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Boulanger v. Dunkin' Donuts, Inc., No

Commonwealth of Massachusetts Superior Court, Norfolk, SS
Jun 9, 2003
No. 021169 (Mass. Cmmw. Jun. 9, 2003)


No. 021169

Memorandum Dated June 9, 2003

A former franchisee of Dunkin' Donuts seeks a declaration that a noncompetition provision in his three franchise agreements is invalid, and damages for unfair competition. I heard evidence, jury-waived, on 5-6 June 2003, and now find and rule as follows.


1. Plaintiff Craig Boulanger, age 39, began to work in the donut business in the late 1970s. Beginning as a low-level employee for a Dunkin' Donuts franchise, he eventually became a general manager in charge of several franchises owned by another Dunkin' Donuts franchisee.

2. In August 1996 he purchased his own franchise from Dunkin' Donuts in Syracuse, New York. The franchise agreement contained a clause (Section eight) which in substance prohibited him from working for a business selling substantially similar products within 5 miles of any Dunkin' Donuts location for two years following the termination of his Dunkin' Donuts franchise agreement. He purchased two additional franchises in March 1999 and October 2000 containing similar clauses. The agreements also prohibited plaintiff from divulging any of Dunkin' Donuts' confidential information.

3. In February 2002, plaintiff sold his upstate New York franchises to a Mr. Patel. Thereafter plaintiff, whose heart remained in donuts, had an opportunity to become employed by or to own a franchise of Honey Dew Donuts, a competitor of Dunkin' Donuts. Aware of the post-termination restriction in his franchise agreements with Dunkin Donuts, plaintiff requested defendant to waive the clause. It refused; he sued.

4. Defendant Dunkin' Donuts, Inc. is a worldwide franchiser of donuts/coffee shops. It is wholly owned by a global corporation by the name of Allied Domecq, PLC. Dunkin' Donuts' business is to contract with independent business persons who use the trade names, trademarks, recipes and system developed by Dunkin' Donuts in operating coffee/donut shops. Dunkin' Donuts interfaces with the franchisees mainly through business consultants who organize and conduct district meetings several times a year. Dunkin' Donuts employs a system to rate franchisees as A, B, or C. If a franchisee is performing at an A level, Dunkin' Donuts will encourage the franchisee to enter into a territorial development program with it whereby the franchisee is expected to locate and develop potentially favorable sites for additional franchised stores, and Dunkin' Donuts will hold the territory "exclusive" to the franchisee. Plaintiff was engaged in such a program with Dunkin' Donuts when, in early 2002, he and his partner decided to sell their three franchises, grossing $1,040,000 from the sale.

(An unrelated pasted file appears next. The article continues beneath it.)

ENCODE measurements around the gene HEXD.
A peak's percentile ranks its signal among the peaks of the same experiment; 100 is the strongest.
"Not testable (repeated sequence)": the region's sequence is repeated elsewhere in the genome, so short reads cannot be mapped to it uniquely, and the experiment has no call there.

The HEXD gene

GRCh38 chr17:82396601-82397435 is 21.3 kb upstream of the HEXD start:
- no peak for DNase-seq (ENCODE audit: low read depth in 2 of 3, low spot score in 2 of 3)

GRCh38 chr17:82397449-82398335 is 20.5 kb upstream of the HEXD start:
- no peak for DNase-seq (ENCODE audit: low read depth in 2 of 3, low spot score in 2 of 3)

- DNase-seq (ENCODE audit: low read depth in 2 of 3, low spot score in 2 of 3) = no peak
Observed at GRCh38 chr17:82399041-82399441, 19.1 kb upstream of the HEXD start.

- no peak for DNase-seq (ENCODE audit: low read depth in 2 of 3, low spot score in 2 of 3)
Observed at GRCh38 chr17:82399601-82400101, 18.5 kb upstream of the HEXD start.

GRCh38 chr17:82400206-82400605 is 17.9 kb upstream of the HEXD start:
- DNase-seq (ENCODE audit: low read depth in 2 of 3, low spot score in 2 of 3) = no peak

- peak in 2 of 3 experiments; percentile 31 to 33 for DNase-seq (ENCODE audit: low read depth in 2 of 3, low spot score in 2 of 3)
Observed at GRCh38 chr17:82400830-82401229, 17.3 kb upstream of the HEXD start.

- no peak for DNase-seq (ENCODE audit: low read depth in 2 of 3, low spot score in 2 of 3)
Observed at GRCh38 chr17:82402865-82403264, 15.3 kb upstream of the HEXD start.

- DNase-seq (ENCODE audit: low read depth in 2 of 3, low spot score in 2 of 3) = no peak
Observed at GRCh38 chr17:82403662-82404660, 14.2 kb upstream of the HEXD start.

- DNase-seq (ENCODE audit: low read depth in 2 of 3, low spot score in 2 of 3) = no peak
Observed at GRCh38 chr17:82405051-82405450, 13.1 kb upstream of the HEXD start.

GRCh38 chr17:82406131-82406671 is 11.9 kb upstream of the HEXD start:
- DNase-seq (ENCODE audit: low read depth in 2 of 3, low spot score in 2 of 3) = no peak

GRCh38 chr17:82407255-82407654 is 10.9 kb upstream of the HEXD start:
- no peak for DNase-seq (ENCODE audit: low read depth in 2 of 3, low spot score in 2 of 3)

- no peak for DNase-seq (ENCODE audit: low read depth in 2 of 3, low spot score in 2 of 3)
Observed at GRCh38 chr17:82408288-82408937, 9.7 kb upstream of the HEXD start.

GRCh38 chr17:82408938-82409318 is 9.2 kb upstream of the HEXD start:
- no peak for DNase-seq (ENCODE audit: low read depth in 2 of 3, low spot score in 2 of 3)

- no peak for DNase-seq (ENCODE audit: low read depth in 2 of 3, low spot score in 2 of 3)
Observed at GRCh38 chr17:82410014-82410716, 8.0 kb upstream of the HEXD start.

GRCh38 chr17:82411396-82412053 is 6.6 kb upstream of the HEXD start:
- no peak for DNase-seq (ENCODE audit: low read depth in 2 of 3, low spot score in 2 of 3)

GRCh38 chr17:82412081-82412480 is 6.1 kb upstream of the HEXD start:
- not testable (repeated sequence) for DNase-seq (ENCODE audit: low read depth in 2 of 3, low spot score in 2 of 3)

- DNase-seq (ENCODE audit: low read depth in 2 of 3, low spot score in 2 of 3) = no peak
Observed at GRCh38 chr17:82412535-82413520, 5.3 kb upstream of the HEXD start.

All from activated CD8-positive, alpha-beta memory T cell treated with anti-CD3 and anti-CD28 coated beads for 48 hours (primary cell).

5. From the outset of its relationship with franchisees, Dunkin' Donuts is assiduous about informing the franchisee that it will become privy to proprietary/confidential information and that it will be obliged to hold that information in confidence. For instance, the Uniform Franchise Offering Circular, the detailed document required by law to be furnished to prospective franchisees, describes proprietary information in the Offering Guide, and the noncompetition provisions which the franchisee will be required to comply with during and after the term of the franchise. The franchise agreement itself contains numerous references to and provisions concerning proprietary and confidential information. Likewise, the Development Program Deposit Agreement refers to proprietary and confidential information which the franchisee will become privy to. At least one of the numerous manuals delivered to franchisees "which describes in substantial detail the Dunkin' Donuts system comes with a cover letter advising that the information contained in the manuals is confidential and that the franchisee shall use all reasonable efforts to maintain such information as secret and confidential. Finally, when a franchisee sells a store, he acknowledges possession of Dunkin' Donuts' confidential and proprietary information and that he will be selling that confidential information to the purchaser. Thus, plaintiff here signed numerous documents by which he acknowledged the proprietary and confidential nature of the information which he was acquiring and/or selling.

6. The district meetings, held several times a year, often involve the dissemination of confidential information such as financial data and profitability of particular stores, new product development, and marketing/promotion strategy. Some parts of these meetings are open only to franchise owners, and other aspects which deal more with operational details are open to general managers, managers, and other lower-level employees.